Our commercial credit, to date, has been exceptional. I think, we have no net credit losses so far this year. We did add a little bit of provision this quarter, but it was fairly insignificant within the context of the overall company and I don’t foresee any significant changes to that business at this point.

Gary Gordon - Portales Partners

Okay, thanks. I only have one more question on, and so I'd assume that commercial spreads widen out too. Does this give you an opportunity to generate more assets, commercial assets?

Thomas W. Casey - Chief Financial Officer and Executive Vice President

This is Tom. We talked a lot about spreads widening in the single family area, they have not widened as much in the commercial area. So we see, we don’t see the opportunity as much as we do in the single family. Credit spreads in multi family loans is not widened as much and so we continue to be… continue to grow that balance, those volumes but not reaching full volumes in that class.


The next question comes from Chris Brendler with Stifel Nicolaus.

Chris Brendler - Stifel Nicolaus

Hi, one quick follow-up, if I could, please. The e discussion around the reserve in the provision expense, I am wondering, you are still looking at it, despite the provision this quarter, and it's hard to say what's going to happen next quarter with the provision and all the charge-offs. But you are still looking at a decline in the reserve as a percentage of the non-performers. I am wondering if you've changed at all your methodology for low rates and non-performers to charge-offs. I would imagine you've seen some deterioration there. And is that currently incorporated into any of your reserve policies or do you forecast or foresee making any adjustments to that policy given what's happening in the housing markets?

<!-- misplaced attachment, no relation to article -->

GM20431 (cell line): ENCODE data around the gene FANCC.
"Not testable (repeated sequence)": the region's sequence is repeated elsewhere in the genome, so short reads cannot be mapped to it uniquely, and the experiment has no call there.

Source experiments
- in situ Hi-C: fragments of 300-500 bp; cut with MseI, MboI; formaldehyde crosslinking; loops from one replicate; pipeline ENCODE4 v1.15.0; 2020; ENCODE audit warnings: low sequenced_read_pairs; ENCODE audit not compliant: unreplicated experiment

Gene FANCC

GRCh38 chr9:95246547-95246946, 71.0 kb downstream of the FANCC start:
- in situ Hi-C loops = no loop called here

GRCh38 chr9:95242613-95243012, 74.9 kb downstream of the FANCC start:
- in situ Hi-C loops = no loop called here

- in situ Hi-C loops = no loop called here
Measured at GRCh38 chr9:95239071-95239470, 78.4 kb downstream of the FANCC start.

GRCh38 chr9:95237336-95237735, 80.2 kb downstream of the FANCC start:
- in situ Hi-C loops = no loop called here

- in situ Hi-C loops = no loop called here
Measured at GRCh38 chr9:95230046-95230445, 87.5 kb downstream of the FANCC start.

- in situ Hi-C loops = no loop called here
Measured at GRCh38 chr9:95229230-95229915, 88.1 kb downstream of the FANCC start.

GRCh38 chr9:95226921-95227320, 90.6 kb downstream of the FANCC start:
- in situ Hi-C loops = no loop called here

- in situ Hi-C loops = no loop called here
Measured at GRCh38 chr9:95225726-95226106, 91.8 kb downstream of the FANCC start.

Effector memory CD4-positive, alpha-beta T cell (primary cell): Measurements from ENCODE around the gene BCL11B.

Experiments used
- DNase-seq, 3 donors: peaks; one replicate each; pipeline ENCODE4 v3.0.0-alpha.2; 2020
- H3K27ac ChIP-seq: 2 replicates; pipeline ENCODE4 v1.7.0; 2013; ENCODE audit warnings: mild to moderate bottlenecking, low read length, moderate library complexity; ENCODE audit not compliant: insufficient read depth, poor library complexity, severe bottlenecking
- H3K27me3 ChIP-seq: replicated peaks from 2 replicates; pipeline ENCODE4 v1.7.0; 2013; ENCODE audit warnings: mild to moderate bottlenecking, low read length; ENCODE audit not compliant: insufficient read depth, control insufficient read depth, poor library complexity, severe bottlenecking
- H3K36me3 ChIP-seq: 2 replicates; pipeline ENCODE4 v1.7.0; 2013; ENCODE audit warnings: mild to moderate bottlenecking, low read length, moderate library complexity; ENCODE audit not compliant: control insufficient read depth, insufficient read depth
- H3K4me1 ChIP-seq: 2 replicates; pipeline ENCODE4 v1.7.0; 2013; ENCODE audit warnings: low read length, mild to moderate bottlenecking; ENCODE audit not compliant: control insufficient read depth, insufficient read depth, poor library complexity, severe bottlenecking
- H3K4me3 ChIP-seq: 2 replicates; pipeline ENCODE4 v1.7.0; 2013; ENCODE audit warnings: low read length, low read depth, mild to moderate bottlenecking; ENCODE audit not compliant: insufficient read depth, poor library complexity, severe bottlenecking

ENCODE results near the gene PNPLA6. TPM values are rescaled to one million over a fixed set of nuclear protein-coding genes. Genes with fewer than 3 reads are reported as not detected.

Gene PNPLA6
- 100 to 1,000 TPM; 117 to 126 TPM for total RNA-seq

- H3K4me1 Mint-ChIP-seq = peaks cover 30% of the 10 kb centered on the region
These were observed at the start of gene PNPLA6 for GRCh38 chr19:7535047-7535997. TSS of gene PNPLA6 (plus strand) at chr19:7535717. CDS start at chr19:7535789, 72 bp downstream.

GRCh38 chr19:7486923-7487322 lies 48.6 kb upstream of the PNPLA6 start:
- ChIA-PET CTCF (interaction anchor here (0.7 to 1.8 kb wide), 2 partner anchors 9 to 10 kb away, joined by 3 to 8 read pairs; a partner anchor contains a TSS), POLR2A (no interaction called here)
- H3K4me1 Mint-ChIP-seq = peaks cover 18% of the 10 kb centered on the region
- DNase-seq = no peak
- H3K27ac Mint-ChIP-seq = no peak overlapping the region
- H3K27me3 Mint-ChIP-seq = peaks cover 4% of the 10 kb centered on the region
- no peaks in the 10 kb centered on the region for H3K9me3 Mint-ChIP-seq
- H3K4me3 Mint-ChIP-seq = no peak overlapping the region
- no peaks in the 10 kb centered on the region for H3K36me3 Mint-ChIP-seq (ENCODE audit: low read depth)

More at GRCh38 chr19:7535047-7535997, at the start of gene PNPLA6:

Thomas W. Casey - Chief Financial Officer and Executive Vice President

So we have consistently applied our methodology for quite some time and so we factor in a lot of variables, as you can imagine, individual housing prices as well as our own delinquencies and charge-off statistics, as well a host of other variables. And so this is a pretty much bottoms-up loan by loan type of analysis that takes into account many, many variables. What we have tried to do is highlight some of bigger ones tat will drive that, which will be delinquencies and the level of charge-offs to give you some indication of where we think the fourth quarter will be. But as I said, it's just very challenging to be able to forecast this provision and reserve levels with any kind of certainty given the outlook on housing.

So I think we will continue to give you our best thinking, when we meet with you, and try to keep informed of what we see.

Chris Brendler - Stifel Nicolaus

One quick follow-up. Do you know what percentage of portfolio has been generated in 2006 or 2007

Thomas W. Casey - Chief Financial Officer and Executive Vice President

I do. I just don’t have it off the top of my head, and… I don’t have it off the top of my head. I would say that, keep in mind the only real assets we retained in 2007 were the transfers we brought in, in the third quarter. We were selling most of our production, notwithstanding multi-family, but the single family area, we were selling most of our production in first half. So while we had some, it's mostly through the transfers. But keep in mind we have been selling most of our option ARMs, about three-quarters of our options ARMs in '06, and even in '05. So, as Kerry mentioned, we've been pruning the balance sheet down from the highs of $351 billion down to $312 billion and that’s reflecting the sale and a lot of our originations through those years.


The next question comes from Nandu Narayanan with Trident. Your line is open.

Nandu Narayanan - Trident